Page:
The MLB has seen some major changes in the way the league is formatted over the past two years. Last season’s addition of the one game Wild Card play-in game marked the first change in playoff structure since the divisional realignment in 1994 which moved the Braves from the NL West to the NL East. The Astros’ switch from the NL Central to the AL West this year is the first change to the divisional rosters since the Devil Rays and Diamondbacks expanded the league in 1998. This means that instead of having just a few designated weeks of interleague play, there will be series’ between the two leagues year-round. A closer look at the way the schedule works can be found here. As with all changes this will take some getting used to, but as far as I’m concerned this is a welcome, if slightly overdue, change that will benefit the teams, league, and fans.
The MLB’s divisions have been unbalanced for years. From 1994-1997 each league had two divisions with five teams and one with four. The past fifteen years have been even stranger because of the six team NL Central and four team AL West. The Astros’ move finally balances the two leagues and all six divisions. Statistically speaking, the uneven divisions made it harder or easier to make the playoffs, respectively. It would be much easier to beat out three other teams to win a division than five other teams. This change technically evens out the Wild Card chances for both leagues as well. As this slideshow from Bleacher Report points out, this is just one step in bringing baseball back to its former glory.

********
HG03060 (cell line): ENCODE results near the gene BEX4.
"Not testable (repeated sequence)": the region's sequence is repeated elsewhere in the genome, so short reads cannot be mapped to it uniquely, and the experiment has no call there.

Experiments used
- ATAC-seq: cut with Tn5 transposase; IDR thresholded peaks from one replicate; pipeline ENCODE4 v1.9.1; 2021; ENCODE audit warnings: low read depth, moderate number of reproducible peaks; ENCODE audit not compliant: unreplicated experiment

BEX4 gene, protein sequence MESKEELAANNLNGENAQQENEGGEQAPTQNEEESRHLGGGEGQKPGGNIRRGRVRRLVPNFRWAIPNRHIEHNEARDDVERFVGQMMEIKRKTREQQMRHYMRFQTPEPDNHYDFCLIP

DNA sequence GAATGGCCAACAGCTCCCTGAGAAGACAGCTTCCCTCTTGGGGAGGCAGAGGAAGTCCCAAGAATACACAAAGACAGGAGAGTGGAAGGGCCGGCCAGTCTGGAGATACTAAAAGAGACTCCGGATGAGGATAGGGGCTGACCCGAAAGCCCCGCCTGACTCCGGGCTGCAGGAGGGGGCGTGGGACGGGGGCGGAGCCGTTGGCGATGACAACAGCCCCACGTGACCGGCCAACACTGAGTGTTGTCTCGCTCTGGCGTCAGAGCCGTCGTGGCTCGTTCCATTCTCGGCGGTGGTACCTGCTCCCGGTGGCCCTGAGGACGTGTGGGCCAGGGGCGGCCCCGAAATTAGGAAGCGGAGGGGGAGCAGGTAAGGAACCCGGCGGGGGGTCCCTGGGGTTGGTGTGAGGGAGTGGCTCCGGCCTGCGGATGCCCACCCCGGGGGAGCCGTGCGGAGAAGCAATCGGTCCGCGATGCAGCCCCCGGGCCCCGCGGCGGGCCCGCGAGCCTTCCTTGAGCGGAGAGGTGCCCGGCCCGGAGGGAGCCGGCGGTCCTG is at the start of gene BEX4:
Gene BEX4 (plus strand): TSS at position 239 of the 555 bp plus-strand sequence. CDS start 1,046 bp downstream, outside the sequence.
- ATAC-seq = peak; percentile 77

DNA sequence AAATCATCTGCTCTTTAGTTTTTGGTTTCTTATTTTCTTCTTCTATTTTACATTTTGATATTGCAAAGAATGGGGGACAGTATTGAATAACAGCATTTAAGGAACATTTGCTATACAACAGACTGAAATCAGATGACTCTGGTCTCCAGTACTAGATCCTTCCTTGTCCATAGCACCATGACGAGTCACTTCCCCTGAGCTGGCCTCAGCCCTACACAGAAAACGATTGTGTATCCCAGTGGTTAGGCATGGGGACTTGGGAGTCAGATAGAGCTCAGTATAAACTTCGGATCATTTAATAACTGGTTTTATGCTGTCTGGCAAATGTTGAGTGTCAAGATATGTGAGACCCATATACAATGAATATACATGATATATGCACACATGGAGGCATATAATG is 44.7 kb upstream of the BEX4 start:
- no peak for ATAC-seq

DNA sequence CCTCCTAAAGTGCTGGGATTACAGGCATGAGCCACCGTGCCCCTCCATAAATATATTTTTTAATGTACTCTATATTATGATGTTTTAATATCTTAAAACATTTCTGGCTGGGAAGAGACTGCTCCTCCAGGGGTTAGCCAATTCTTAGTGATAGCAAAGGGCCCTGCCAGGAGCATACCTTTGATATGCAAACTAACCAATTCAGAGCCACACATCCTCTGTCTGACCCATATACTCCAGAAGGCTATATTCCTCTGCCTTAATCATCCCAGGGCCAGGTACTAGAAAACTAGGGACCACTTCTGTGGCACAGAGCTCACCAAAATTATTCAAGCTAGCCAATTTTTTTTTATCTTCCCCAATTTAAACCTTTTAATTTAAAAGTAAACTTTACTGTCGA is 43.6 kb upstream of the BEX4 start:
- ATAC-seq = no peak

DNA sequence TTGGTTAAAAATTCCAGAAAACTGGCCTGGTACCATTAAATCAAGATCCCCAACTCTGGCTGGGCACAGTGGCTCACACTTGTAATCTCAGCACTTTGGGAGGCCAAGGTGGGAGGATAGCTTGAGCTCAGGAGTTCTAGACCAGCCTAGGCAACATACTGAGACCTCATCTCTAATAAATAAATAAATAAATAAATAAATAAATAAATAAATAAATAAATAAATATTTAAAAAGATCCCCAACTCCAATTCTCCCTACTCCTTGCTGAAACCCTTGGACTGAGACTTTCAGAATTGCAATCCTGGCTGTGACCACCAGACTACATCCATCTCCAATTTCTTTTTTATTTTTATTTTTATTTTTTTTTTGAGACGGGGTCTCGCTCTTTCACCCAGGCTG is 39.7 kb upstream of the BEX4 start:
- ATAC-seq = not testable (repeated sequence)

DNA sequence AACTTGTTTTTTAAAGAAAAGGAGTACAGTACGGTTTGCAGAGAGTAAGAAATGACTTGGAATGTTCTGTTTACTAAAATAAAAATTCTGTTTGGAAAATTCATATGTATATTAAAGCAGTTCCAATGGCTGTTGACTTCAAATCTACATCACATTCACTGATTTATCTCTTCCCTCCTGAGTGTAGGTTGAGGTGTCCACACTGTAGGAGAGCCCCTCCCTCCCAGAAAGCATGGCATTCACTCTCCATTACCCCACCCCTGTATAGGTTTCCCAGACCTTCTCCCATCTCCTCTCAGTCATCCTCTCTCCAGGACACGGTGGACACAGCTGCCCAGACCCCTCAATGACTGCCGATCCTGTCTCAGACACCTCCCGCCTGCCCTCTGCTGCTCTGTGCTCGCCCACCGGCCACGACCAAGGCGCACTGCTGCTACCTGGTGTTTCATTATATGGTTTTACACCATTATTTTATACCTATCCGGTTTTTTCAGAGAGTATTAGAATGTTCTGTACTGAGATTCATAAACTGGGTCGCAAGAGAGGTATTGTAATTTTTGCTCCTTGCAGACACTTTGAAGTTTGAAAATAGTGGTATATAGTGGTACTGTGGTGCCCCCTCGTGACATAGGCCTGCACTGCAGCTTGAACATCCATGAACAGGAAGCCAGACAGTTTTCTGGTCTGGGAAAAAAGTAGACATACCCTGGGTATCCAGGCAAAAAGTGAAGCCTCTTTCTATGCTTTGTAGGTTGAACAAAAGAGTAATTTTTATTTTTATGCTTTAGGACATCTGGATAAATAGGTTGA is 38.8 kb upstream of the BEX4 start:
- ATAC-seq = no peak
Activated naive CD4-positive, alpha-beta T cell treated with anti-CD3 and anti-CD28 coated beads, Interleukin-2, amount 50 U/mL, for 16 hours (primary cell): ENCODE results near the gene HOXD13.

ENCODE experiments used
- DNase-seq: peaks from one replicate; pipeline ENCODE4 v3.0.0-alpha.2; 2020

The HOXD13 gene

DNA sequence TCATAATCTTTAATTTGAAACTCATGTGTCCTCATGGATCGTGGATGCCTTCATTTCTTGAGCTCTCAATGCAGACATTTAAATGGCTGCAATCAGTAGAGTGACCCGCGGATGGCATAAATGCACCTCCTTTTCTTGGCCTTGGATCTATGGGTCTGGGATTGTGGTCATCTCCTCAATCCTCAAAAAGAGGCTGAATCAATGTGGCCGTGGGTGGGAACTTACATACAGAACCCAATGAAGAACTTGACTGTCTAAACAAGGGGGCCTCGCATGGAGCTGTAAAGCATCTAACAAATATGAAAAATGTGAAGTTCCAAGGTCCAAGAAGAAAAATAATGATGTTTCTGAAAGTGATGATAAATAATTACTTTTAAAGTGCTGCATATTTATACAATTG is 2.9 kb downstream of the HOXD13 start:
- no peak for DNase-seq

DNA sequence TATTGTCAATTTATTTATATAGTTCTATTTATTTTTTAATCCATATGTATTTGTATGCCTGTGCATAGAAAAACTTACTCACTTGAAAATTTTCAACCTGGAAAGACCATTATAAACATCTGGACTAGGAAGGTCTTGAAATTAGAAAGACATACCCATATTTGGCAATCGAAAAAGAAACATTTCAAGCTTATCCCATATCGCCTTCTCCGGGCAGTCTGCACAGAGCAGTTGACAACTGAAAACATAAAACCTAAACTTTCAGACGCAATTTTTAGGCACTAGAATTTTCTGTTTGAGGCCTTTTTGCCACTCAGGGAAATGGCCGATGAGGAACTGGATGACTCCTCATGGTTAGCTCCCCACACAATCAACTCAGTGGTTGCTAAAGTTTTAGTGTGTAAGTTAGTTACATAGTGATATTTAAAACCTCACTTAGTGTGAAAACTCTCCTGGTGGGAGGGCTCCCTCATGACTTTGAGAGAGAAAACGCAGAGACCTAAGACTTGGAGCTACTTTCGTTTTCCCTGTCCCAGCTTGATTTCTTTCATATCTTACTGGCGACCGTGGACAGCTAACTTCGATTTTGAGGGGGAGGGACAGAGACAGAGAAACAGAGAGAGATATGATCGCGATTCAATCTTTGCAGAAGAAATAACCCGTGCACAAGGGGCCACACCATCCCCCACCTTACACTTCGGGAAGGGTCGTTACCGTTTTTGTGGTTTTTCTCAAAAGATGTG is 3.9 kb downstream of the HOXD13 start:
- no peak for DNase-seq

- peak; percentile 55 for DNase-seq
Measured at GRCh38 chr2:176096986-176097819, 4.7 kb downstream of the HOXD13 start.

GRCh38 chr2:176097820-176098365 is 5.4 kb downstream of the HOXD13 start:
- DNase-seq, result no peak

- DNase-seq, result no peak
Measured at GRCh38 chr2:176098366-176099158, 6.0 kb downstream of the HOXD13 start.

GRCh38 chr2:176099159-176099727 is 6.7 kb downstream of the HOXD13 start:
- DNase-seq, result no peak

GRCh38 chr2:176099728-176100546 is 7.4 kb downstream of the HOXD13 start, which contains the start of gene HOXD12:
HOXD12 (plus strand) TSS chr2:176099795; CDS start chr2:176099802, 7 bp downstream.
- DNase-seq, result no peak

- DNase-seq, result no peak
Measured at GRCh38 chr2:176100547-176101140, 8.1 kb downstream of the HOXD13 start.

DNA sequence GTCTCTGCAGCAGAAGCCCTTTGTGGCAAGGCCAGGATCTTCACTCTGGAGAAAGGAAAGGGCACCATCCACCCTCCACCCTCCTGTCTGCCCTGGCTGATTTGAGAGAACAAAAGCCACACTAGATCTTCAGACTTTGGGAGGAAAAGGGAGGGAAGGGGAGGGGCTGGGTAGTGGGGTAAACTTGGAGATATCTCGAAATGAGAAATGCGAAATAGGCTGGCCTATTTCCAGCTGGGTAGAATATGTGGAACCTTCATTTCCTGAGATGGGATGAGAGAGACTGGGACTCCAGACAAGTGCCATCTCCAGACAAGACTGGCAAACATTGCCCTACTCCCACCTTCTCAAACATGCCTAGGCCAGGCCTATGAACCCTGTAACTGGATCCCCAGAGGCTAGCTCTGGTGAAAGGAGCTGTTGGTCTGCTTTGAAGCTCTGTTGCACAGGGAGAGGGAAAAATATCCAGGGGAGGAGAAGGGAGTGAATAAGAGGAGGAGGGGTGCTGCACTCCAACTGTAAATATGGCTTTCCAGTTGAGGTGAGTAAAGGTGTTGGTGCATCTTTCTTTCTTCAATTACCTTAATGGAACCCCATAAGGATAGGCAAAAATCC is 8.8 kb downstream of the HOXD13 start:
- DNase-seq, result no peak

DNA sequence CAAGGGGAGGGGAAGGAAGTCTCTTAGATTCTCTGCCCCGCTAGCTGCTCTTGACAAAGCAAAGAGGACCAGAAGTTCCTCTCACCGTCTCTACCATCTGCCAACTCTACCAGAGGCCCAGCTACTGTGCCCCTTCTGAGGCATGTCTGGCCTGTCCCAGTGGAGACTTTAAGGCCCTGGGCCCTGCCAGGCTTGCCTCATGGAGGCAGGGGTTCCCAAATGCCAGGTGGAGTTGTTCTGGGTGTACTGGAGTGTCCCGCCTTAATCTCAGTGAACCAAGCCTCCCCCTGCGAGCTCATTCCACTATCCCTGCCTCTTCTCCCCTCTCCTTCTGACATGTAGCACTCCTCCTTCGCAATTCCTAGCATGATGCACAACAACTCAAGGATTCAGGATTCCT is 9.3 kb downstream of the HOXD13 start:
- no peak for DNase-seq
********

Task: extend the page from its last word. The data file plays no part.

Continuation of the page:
Having year-round interleague play adds variety to the schedule. It allows for matchups that would not usually happen and let fans see some new teams. For example, this chart shows that the Braves have played a combined 75 games against their six American League opponents this year (30 of those games are against the Blue Jays). In comparison they have already played the Diamondbacks 106 times in their 15 years of existance. The Interleague games will generate more interest from fans, which in turn leads to more money for the teams and league as a whole. The MLB made a good choice by adopting a system similar to the NFL’s way of cross-confrence play. Having two divisions play games against teams exclusively in that division removes the issue of teams in the same division having uneven schedules. The only difference between Interleague schedules within divisions will be one 4 game series against a rival team. This is also a great idea because it ensures that at least one Interleague matchup will be interesting.
Time to show the American League the power of the Tomahawk Chop. Are you all excited for year-round Interleague play? Is it a terrible idea? Or do you think it will have little impact?